Modeling the terrestrial biosphere

Joshua B. Fisher, Deborah N. Huntzinger, Christopher R. Schwalm, Stephen Sitch

Research output: Contribution to journalReview articlepeer-review

156 Scopus citations


The land surface comprises the smallest areal fraction of the Earth system's major components (e.g., versus atmosphere or ocean with cryosphere). As such, how is it that some of the largest sources of uncertainty in future climate projections are found in the terrestrial biosphere? This uncertainty stems from how the terrestrial biosphere is modeled with respect to the myriad of biogeochemical, physical, and dynamic processes represented (or not) in numerous models that contribute to projections of Earth's future. Here, we provide an overview of the processes included in terrestrial biosphere models (TBMs), including various approaches to representing any one given process, as well as the processes that are missing and/or uncertain. We complement this with a comprehensive review of individual TBMs, marking the differences, uniqueness, and recent and planned developments. To conclude, we summarize the latest results in benchmarking activities, particularly as linked to recent model intercomparison projects, and outline a path forward to reducing uncertainty in the contribution of the terrestrial biosphere to global atmospheric change.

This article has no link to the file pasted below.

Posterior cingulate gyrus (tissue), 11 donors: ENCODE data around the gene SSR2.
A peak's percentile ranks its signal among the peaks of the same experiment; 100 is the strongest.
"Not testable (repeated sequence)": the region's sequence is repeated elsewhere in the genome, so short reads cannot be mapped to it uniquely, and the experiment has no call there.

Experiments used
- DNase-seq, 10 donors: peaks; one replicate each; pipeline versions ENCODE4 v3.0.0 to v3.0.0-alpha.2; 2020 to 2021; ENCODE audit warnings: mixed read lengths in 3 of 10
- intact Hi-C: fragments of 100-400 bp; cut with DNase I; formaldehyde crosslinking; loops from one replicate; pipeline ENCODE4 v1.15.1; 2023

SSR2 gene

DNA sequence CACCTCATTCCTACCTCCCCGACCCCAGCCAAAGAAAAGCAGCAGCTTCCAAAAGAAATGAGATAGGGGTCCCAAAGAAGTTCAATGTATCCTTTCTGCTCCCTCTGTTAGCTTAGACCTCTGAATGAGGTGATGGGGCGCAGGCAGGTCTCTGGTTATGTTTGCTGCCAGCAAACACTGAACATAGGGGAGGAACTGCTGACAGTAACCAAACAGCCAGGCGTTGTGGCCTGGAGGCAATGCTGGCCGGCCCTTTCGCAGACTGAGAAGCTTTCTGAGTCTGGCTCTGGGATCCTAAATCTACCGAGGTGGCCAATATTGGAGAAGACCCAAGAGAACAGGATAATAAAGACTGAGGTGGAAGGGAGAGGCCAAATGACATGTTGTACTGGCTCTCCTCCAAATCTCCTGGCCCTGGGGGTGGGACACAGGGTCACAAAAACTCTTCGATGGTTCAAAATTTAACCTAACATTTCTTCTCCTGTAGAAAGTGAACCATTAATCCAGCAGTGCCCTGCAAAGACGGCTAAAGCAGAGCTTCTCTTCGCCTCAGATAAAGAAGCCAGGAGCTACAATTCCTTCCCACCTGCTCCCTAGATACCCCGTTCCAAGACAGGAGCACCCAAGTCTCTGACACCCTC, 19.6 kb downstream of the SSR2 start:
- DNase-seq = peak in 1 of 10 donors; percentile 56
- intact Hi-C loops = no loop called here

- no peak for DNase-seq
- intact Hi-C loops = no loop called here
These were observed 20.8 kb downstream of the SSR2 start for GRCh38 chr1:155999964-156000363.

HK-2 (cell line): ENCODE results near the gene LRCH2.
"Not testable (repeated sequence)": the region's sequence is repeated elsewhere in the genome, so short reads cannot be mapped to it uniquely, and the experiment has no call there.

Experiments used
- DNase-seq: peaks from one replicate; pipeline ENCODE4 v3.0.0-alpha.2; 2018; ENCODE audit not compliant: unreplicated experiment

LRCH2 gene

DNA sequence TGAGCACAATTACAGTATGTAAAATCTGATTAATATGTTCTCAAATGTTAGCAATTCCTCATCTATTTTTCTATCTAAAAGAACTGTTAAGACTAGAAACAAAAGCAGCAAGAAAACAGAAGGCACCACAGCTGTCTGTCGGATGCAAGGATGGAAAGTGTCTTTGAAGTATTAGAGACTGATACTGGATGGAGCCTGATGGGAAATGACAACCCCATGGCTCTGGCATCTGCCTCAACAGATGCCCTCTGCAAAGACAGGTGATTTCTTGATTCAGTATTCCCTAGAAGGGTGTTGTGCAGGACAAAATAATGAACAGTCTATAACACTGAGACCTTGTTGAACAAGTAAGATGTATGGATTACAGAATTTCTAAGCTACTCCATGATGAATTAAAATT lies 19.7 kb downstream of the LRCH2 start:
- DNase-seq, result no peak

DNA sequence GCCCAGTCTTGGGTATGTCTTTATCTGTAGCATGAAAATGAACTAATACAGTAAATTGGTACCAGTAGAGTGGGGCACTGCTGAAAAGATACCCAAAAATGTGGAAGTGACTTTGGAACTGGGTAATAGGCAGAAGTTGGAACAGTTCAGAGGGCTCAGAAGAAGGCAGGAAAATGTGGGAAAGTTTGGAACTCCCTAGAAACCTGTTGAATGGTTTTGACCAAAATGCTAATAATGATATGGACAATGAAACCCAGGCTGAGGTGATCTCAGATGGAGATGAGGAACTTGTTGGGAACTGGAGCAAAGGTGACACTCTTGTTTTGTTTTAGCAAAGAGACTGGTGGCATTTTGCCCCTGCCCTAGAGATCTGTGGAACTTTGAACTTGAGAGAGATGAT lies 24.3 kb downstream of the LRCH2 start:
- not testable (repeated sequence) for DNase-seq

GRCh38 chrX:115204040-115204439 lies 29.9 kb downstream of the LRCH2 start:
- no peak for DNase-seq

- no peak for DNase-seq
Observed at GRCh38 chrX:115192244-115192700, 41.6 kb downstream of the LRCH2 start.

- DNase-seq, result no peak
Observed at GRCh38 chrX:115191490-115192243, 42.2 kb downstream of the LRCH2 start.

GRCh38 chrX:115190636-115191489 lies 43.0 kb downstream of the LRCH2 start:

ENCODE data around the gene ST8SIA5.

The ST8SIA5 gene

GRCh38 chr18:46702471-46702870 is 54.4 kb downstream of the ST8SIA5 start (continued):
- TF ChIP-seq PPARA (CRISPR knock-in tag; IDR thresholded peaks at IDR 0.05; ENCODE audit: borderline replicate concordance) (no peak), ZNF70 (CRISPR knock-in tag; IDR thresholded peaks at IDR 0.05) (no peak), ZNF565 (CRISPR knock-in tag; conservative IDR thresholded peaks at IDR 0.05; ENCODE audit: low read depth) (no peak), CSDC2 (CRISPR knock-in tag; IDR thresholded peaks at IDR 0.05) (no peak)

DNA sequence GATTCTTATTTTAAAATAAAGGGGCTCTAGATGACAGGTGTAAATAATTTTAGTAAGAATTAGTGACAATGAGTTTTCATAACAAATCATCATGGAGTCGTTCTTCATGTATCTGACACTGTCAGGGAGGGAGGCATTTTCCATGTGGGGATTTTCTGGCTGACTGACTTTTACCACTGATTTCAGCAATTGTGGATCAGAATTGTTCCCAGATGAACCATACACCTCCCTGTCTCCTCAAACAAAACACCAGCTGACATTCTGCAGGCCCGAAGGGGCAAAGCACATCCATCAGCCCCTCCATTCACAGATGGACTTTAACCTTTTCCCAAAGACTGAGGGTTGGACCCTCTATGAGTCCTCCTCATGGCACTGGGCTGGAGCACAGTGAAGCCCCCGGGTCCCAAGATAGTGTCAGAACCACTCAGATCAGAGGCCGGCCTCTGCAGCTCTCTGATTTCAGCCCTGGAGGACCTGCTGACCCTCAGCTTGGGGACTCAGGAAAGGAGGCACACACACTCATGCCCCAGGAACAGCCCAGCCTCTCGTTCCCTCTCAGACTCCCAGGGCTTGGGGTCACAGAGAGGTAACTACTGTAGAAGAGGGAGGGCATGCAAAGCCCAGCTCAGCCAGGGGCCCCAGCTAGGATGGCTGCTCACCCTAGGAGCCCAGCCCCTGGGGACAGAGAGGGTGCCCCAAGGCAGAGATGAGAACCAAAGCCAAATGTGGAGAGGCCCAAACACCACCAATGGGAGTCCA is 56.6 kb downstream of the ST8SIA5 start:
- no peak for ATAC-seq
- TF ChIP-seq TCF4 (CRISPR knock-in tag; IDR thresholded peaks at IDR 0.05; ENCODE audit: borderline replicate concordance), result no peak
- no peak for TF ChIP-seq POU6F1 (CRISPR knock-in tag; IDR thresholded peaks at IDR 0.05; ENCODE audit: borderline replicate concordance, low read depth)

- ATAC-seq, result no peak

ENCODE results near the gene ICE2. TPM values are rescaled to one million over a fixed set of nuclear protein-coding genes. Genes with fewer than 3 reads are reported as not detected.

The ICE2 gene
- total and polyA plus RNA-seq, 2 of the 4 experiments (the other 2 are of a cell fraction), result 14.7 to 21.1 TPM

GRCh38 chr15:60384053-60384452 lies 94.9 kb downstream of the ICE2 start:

Original languageEnglish (US)
Pages (from-to)91-123
Number of pages33
JournalAnnual Review of Environment and Resources
StatePublished - Oct 1 2014


  • Biogeochemical
  • Carbon
  • Cycle
  • Ecosystem
  • Land surface
  • Model
  • Nutrients
  • Plant
  • Terrestrial biosphere
  • Vegetation
  • Water

ASJC Scopus subject areas

  • General Environmental Science


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